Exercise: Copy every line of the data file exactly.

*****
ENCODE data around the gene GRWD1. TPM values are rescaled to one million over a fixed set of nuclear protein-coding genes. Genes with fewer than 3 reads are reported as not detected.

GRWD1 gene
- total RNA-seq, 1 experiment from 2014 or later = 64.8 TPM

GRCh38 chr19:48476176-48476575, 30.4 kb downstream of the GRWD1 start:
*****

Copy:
ENCODE data around the gene GRWD1. TPM values are rescaled to one million over a fixed set of nuclear protein-coding genes. Genes with fewer than 3 reads are reported as not detected.

GRWD1 gene
- total RNA-seq, 1 experiment from 2014 or later = 64.8 TPM

GRCh38 chr19:48476176-48476575, 30.4 kb downstream of the GRWD1 start: